June 7, 2018 Read More →

Minnesota’s second-biggest utility plans major renewable energy expansion

The Bismarck Tribune:

Great River Energy aims for 50 percent of its power to come from renewable sources within the next 12 years. A proposed wind farm in south central North Dakota would be a large component of the Minnesota-based cooperative to get there.

The GRE board approved the initiative and announced the new goal Wednesday at its annual meeting. “Great River Energy has already met Minnesota’s 25 percent renewable energy standard eight years ahead of requirements,” Great River Energy President CEO David Saggau said in a statement.

The 50 percent goal also comes with interim renewable energy goals of 30 percent renewable generation capacity by 2020 and 40 percent by 2025.

GRE’s renewable portfolio includes 468 megawatts of wind energy, 50 megawatts of which are produced in North Dakota. Assuming its purchase partner, NextEra Energy Resources, receives the necessary regulatory approvals to build, GRE aims to have 350 megawatts of wind production in the state in 2020 with the addition of the proposed 133-turbine Emmons-Logan wind farm. Success of that project would make it GRE’s largest single source wind power contract.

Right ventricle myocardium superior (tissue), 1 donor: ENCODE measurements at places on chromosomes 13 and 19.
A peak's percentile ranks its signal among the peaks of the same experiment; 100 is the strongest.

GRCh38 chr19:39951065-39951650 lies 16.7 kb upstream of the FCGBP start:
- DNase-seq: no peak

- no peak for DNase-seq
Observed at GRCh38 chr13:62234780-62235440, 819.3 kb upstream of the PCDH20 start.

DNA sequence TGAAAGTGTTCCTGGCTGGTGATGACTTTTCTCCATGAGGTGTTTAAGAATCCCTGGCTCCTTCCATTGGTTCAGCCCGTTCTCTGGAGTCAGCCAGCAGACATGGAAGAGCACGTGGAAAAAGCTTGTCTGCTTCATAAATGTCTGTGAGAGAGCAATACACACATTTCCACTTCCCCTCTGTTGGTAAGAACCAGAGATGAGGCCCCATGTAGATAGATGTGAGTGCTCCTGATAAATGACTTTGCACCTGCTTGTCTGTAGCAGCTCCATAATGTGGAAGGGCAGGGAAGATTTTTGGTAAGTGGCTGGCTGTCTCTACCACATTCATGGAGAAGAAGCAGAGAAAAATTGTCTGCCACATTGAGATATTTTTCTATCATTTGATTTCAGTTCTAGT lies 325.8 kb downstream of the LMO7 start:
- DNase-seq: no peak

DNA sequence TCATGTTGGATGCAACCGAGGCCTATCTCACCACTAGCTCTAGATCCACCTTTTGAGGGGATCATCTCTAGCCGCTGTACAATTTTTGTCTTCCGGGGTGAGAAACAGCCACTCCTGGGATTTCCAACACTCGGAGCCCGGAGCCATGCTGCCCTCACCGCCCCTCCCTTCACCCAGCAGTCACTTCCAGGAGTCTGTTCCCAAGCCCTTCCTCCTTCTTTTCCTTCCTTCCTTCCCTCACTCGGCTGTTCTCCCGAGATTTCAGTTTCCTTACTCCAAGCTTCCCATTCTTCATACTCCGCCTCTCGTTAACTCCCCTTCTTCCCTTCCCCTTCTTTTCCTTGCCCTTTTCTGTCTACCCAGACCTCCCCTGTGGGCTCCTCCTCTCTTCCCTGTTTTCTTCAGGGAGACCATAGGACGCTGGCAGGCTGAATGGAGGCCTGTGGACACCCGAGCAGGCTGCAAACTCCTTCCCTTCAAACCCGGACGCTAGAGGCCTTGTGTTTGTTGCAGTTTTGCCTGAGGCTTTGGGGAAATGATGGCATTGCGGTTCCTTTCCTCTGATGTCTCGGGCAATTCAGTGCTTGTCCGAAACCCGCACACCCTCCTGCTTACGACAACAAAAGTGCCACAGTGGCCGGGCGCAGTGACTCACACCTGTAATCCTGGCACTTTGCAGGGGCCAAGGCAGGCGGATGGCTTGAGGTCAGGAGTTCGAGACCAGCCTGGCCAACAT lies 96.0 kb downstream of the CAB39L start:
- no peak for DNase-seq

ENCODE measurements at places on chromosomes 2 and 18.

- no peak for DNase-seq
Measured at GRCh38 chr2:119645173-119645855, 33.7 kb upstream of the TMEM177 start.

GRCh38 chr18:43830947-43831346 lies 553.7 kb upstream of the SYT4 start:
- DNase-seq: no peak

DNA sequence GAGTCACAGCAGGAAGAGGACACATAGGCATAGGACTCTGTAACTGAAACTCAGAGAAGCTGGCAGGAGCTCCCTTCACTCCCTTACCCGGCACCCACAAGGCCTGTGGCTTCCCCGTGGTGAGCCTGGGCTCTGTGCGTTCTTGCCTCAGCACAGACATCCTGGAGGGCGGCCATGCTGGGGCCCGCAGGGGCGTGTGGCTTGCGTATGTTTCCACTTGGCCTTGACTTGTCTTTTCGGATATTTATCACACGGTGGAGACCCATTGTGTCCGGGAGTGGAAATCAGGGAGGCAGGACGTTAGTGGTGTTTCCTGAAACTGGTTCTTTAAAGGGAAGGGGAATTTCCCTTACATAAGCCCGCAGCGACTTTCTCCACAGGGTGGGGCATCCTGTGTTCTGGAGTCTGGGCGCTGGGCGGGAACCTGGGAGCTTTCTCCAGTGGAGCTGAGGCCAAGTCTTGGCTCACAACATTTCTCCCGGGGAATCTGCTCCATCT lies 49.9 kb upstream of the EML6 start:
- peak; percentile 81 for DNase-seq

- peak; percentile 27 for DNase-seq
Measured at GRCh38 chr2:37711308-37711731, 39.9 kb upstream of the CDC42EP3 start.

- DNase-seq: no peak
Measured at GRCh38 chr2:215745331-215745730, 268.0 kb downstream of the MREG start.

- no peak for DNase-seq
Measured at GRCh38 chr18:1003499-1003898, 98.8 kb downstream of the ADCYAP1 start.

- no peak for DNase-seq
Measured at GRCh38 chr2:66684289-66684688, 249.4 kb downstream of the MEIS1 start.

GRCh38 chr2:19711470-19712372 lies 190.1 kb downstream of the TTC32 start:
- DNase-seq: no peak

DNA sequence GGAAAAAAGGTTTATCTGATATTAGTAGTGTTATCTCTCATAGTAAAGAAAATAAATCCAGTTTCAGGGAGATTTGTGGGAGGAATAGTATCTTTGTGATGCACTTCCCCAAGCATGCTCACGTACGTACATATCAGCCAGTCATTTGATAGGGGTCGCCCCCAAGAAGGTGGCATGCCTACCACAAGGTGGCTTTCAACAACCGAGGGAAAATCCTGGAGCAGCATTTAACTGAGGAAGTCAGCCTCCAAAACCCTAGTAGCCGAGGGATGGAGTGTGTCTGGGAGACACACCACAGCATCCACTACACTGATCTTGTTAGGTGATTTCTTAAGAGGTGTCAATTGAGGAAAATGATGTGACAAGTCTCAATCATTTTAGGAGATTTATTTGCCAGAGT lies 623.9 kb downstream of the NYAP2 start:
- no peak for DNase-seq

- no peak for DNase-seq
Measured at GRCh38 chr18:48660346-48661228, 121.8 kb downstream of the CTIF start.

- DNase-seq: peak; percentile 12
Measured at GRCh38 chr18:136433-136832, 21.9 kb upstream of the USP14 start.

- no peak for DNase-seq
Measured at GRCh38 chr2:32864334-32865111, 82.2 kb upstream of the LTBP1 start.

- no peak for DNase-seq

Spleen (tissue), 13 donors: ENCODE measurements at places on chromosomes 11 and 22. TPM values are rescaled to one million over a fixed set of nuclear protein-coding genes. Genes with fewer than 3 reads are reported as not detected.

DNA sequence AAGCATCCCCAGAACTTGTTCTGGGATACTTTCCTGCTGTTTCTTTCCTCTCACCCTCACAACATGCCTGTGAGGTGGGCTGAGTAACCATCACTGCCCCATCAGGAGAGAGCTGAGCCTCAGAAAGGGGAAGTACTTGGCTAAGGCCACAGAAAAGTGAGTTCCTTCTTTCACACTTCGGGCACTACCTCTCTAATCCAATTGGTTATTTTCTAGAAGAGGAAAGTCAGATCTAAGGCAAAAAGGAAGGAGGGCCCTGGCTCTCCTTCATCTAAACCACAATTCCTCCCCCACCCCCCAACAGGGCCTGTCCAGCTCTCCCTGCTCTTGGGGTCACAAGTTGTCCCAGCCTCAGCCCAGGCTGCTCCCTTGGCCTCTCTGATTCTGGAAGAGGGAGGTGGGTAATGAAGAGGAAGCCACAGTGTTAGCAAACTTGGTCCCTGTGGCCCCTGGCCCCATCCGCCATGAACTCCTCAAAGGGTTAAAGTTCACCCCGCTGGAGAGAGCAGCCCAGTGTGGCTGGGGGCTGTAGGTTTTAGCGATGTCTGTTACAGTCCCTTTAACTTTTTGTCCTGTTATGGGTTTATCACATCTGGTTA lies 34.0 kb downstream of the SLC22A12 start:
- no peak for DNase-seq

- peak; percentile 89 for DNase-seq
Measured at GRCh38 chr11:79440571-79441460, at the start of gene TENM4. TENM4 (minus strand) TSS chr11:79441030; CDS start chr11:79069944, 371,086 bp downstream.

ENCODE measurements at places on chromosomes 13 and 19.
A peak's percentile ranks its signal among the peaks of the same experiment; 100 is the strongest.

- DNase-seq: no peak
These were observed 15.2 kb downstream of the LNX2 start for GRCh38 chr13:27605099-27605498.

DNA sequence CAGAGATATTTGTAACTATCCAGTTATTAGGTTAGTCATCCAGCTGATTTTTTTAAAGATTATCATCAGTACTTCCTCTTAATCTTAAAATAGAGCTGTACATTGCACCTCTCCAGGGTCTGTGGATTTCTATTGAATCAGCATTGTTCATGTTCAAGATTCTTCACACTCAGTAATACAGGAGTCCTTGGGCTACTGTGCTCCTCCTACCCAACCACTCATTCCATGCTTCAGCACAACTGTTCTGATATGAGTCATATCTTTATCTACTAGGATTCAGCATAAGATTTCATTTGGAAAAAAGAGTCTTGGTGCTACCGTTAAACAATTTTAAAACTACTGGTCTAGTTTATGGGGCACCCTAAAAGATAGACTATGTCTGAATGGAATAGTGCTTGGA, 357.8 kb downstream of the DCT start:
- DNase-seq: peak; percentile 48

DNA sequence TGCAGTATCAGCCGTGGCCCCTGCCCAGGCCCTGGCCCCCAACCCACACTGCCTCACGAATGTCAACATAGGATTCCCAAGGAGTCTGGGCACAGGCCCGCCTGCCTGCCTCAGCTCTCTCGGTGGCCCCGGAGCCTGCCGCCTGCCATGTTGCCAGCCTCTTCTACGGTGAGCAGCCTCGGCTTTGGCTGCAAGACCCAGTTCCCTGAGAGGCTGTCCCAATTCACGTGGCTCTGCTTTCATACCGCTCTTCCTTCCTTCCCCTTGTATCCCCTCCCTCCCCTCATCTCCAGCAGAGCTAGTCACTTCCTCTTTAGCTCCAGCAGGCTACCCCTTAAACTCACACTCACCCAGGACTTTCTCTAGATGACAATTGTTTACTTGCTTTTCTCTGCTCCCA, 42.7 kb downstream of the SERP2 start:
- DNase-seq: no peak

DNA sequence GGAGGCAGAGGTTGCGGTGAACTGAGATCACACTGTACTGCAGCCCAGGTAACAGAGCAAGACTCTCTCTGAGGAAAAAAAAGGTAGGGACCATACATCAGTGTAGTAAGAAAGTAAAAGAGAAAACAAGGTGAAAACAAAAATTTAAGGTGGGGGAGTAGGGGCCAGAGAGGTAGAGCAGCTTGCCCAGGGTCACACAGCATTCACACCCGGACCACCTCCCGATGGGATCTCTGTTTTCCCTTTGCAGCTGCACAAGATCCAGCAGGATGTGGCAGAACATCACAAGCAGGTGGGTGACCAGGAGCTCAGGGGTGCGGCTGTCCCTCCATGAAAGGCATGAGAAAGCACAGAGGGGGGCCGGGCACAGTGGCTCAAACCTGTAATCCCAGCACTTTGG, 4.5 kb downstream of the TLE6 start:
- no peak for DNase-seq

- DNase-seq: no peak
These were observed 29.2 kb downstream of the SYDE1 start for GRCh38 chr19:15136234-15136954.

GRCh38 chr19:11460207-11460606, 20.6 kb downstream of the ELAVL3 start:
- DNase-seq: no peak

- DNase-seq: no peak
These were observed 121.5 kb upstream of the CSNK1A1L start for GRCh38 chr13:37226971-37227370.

Wind is the cooperative’s second-largest source of power behind its roughly 1,200 megawatts of coal-fired electric generation capacity from its two North Dakota-based power plants. The proposed wind farm would close the gap between the two generation sources, bringing wind production up to 768 megawatts. It would increase the amount of power produced by GRE in North Dakota to 1,800 megawatts, benefiting the cooperative’s Minnesota- and Wisconsin-based membership.

“Renewable energy, particularly wind, is currently our lowest-cost option for new generation resources,” Saggau said.

More: Power cooperative doubling down on renewables

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